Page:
The p53 tumor suppressor protein plays a crucial role in influencing cell fate decisions in response to cellular stress. As p53 elicits cell cycle arrest, senescence or apoptosis, the integrity of the p53 pathway is considered a key determinant of anti-tumor responses. p53 can also promote autophagy, however the role of p53-dependent autophagy in chemosensitivity is poorly understood. VMY-1-103 (VMY), a dansylated analog of purvalanol B, displays rapid and potent anti-tumor activities, however the pathways by which VMY works are not fully defined. Using established prostate cancer cell lines and novel conditionally reprogrammed cells (CRCs) derived from prostate cancer patients; we have defined the mechanisms of VMY-induced prostate cancer cell death. Herein, we show that the cytotoxic effects of VMY required a p53-dependent induction of autophagy, and that inhibition of autophagy abrogated VMY-induced cell death. Cancer cell lines harboring p53 missense mutations evaded VMY toxicity and treatment with a small molecule compound that restores p53 activity re-established VMY-induced cell death. The elucidation of the molecular mechanisms governing VMY-dependent cell death in cell lines, and importantly in CRCs, provides the rationale for clinical studies of VMY, alone or in combination with p53 reactivating compounds, in human prostate cancer.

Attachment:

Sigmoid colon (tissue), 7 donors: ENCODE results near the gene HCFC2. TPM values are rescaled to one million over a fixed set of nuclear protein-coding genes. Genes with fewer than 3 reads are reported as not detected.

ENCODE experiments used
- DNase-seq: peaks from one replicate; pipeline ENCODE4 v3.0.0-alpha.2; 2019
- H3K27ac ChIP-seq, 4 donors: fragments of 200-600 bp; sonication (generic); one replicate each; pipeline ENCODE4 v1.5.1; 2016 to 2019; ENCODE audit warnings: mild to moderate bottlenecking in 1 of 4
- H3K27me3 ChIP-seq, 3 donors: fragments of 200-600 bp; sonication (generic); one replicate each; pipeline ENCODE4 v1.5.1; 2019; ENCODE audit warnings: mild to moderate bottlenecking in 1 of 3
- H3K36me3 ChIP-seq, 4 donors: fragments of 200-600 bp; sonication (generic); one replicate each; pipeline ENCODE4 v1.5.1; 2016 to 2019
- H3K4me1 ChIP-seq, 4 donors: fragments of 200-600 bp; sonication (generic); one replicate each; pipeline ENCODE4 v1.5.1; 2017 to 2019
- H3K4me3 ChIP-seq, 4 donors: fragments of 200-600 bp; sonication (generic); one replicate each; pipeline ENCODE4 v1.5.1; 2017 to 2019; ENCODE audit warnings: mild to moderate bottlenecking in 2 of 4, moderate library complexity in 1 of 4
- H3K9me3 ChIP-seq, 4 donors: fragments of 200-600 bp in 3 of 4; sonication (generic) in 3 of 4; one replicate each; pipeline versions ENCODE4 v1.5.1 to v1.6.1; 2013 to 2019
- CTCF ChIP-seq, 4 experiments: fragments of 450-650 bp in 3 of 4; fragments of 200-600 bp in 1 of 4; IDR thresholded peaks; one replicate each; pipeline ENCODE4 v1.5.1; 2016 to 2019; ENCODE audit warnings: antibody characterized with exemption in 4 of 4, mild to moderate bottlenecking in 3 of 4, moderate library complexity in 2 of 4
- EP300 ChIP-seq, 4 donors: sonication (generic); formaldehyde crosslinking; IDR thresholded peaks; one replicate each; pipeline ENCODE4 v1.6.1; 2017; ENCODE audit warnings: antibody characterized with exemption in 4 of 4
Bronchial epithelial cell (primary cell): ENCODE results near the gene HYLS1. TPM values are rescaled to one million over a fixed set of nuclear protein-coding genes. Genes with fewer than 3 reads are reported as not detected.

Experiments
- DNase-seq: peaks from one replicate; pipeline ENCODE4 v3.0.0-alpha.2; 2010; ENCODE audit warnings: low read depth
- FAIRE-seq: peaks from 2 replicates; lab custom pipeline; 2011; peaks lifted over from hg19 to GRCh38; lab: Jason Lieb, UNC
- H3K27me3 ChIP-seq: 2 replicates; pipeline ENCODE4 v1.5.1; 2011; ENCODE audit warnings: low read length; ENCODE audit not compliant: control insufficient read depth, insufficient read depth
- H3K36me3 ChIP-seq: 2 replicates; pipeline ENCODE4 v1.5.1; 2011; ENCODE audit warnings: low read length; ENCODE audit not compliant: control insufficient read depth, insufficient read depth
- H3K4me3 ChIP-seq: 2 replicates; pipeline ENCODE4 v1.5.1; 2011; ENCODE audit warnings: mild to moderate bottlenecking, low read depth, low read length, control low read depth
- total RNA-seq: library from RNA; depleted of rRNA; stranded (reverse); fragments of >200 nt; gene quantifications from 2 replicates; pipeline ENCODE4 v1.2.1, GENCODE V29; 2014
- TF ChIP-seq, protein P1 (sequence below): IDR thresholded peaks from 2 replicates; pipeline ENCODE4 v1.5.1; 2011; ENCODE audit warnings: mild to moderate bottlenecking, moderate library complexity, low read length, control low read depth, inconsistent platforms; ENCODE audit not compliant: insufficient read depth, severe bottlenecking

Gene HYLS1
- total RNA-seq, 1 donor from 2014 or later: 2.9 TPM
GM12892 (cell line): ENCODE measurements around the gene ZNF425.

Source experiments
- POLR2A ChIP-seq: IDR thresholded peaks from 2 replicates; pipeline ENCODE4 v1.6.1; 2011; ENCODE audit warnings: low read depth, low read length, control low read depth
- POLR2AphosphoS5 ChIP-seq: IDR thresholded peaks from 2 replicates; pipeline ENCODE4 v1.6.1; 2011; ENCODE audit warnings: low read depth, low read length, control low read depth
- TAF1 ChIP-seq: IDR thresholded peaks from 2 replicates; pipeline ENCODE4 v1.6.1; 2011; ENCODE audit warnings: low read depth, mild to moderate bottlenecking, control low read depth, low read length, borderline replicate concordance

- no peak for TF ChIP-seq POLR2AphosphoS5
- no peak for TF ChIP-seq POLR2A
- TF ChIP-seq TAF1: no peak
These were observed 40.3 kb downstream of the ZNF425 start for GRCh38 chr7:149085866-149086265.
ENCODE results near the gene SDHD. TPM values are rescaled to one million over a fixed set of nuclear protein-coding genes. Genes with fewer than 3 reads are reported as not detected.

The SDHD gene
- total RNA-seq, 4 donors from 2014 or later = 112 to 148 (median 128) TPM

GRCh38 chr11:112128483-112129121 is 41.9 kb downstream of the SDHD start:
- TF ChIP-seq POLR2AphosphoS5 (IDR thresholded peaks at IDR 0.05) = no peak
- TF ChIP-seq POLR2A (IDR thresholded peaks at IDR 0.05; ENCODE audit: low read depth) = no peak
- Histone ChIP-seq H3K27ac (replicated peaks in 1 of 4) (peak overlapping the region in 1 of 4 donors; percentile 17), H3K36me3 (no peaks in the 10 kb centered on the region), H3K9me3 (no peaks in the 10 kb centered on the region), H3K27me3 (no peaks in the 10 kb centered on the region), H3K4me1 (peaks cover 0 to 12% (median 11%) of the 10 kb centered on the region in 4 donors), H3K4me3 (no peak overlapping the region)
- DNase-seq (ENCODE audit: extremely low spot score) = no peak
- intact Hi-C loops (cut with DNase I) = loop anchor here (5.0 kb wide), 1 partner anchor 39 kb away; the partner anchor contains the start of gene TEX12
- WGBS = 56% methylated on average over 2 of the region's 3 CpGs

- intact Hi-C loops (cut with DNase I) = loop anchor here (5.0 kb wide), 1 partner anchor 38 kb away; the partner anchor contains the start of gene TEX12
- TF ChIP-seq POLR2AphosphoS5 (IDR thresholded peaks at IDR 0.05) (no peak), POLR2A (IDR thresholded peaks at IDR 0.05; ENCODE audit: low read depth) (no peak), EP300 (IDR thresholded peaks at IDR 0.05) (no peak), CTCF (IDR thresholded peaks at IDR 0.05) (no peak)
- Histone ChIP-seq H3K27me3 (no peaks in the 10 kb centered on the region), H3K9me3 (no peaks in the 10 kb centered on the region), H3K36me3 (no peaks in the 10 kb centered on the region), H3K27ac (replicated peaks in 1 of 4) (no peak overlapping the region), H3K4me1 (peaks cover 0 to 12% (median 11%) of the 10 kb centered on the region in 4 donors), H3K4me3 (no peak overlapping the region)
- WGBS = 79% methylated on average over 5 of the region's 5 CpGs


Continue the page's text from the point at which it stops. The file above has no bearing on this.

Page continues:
|Differential effect of hypoxia on etoposide-induced DNA damage response and p53 regulation in different cell types.|
Sermeus, Audrey, et al.
J. Cell. Physiol., (2013) 2013
Among the main causes of cancer cell resistance to chemotherapy are p53 mutation and hypoxic tumour microenvironment. However, the effect of hypoxia can be very different from one cell type to the other. We studied the effect of hypoxia on the etoposide-induced cell death in two cancer cell lines, HepG2 and A549 cells. Hypoxia decreased etoposide-induced apoptosis in HepG2 cells but not in A549 cells. Here, we evidenced two pathways, known to play important roles in cancer cell resistance, that are differently affected by hypoxia in these two cell types. First, in HepG2 cells, hypoxia decreased p53 protein level and activity by acting post-transcriptionally and independently of HIF-1. The results suggest an effect of hypoxia on p53 translation. On the other hand, in A549 cells, no effect of hypoxia was observed on p53 level. Secondly, hypoxia decreased DNA damage response in HepG2 cells while this was not the case in A549 cells. Indeed, a decrease in the phosphorylation level of CHK2 and H2AX with a decrease in ATM activity was observed. Importantly, these results evidenced that hypoxia can prevent cancer cell apoptosis by acting at different levels in the cell and that these effects are strongly cell-type dependent. J. Cell. Physiol. © 2013 Wiley Periodicals, Inc.
|HDAC5 is required for maintenance of pericentric heterochromatin, and controls cell-cycle progression and survival of human cancer cells.|
Peixoto, P, et al.
Cell death and differentiation, (2012) 2012